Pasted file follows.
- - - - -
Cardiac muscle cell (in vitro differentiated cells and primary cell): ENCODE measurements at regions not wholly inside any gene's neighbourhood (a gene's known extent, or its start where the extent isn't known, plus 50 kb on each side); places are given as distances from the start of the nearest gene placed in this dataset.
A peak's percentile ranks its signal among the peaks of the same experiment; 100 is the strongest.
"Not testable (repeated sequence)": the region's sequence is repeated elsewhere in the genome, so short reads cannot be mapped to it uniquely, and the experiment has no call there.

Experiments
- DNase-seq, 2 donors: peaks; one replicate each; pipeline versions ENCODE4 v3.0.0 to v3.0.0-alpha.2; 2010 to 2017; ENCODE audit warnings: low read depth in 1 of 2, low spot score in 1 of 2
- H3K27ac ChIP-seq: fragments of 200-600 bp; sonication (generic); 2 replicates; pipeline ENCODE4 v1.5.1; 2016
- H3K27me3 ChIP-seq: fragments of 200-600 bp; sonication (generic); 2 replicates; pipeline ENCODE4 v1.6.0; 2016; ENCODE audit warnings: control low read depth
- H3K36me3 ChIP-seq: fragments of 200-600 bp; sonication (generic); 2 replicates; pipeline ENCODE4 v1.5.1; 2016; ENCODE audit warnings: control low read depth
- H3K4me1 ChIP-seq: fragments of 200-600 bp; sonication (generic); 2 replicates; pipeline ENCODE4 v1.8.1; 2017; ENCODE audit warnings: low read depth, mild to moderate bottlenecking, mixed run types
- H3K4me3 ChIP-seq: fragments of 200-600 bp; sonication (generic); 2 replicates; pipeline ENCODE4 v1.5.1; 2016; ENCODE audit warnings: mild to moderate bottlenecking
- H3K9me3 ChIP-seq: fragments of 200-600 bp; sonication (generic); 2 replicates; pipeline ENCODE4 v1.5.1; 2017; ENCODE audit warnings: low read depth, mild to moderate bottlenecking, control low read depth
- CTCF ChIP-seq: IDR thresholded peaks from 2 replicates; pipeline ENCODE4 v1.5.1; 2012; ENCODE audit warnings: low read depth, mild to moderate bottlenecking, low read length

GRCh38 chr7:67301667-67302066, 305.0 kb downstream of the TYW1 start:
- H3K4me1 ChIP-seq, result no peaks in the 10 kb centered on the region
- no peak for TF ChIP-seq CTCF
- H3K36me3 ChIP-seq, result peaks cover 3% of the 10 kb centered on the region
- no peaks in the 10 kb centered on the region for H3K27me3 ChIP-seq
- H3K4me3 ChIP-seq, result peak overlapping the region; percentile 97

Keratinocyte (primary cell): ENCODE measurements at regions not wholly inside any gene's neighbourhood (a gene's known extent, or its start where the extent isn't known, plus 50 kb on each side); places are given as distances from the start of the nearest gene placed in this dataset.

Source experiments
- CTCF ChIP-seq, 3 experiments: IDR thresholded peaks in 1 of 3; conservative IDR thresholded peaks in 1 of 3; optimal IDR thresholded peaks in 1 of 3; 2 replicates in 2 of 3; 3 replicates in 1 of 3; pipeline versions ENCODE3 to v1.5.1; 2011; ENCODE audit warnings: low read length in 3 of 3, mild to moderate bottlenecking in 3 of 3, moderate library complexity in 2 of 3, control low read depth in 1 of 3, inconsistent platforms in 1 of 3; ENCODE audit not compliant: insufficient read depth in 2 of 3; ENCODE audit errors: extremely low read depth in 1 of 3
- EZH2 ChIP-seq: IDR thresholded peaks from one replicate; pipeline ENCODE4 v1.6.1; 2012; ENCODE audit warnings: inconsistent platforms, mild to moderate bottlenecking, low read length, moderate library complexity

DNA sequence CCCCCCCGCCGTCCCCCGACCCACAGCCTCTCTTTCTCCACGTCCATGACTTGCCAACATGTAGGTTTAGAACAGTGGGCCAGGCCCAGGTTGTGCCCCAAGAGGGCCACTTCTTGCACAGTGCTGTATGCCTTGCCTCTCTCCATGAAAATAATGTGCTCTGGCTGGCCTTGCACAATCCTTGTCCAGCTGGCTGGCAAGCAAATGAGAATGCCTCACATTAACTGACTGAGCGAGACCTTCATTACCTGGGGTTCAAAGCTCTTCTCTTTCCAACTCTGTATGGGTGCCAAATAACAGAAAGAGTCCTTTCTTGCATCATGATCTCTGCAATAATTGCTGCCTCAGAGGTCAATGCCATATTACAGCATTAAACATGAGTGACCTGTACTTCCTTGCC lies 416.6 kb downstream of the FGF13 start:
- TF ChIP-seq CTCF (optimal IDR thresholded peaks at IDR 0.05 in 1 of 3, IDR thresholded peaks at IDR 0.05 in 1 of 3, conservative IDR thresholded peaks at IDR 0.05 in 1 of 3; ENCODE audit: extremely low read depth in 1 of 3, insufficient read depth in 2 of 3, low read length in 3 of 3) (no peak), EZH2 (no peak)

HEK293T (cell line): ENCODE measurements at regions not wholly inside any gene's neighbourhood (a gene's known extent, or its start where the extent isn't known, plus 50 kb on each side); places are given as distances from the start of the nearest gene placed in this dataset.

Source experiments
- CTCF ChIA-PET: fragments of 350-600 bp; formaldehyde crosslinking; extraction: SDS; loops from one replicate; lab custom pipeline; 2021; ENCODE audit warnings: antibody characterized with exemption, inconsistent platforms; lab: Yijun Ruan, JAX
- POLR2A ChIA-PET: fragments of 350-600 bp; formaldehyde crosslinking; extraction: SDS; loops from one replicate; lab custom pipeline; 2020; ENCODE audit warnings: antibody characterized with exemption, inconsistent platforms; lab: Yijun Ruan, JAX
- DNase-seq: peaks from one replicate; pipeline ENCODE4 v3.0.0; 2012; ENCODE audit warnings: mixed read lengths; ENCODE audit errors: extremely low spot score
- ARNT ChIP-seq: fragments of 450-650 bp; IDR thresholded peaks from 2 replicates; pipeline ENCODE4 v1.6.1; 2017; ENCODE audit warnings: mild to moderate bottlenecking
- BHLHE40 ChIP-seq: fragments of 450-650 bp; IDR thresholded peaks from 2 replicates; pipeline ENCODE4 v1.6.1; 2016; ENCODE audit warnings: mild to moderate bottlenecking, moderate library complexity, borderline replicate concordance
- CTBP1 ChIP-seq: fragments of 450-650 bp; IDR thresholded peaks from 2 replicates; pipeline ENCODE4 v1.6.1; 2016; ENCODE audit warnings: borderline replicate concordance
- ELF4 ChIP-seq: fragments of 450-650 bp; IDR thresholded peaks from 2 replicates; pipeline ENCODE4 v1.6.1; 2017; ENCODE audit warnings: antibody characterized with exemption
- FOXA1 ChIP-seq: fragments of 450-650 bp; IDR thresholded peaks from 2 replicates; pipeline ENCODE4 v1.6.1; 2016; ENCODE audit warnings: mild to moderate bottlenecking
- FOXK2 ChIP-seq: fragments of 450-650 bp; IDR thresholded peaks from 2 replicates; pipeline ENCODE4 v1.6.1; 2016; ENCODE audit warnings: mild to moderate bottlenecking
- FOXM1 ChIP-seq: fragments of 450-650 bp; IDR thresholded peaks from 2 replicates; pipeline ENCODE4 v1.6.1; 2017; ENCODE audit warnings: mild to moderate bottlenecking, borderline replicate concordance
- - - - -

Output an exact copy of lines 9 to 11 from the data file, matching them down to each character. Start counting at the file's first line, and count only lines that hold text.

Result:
- H3K4me1 ChIP-seq: fragments of 200-600 bp; sonication (generic); 2 replicates; pipeline ENCODE4 v1.8.1; 2017; ENCODE audit warnings: low read depth, mild to moderate bottlenecking, mixed run types
- H3K4me3 ChIP-seq: fragments of 200-600 bp; sonication (generic); 2 replicates; pipeline ENCODE4 v1.5.1; 2016; ENCODE audit warnings: mild to moderate bottlenecking
- H3K9me3 ChIP-seq: fragments of 200-600 bp; sonication (generic); 2 replicates; pipeline ENCODE4 v1.5.1; 2017; ENCODE audit warnings: low read depth, mild to moderate bottlenecking, control low read depth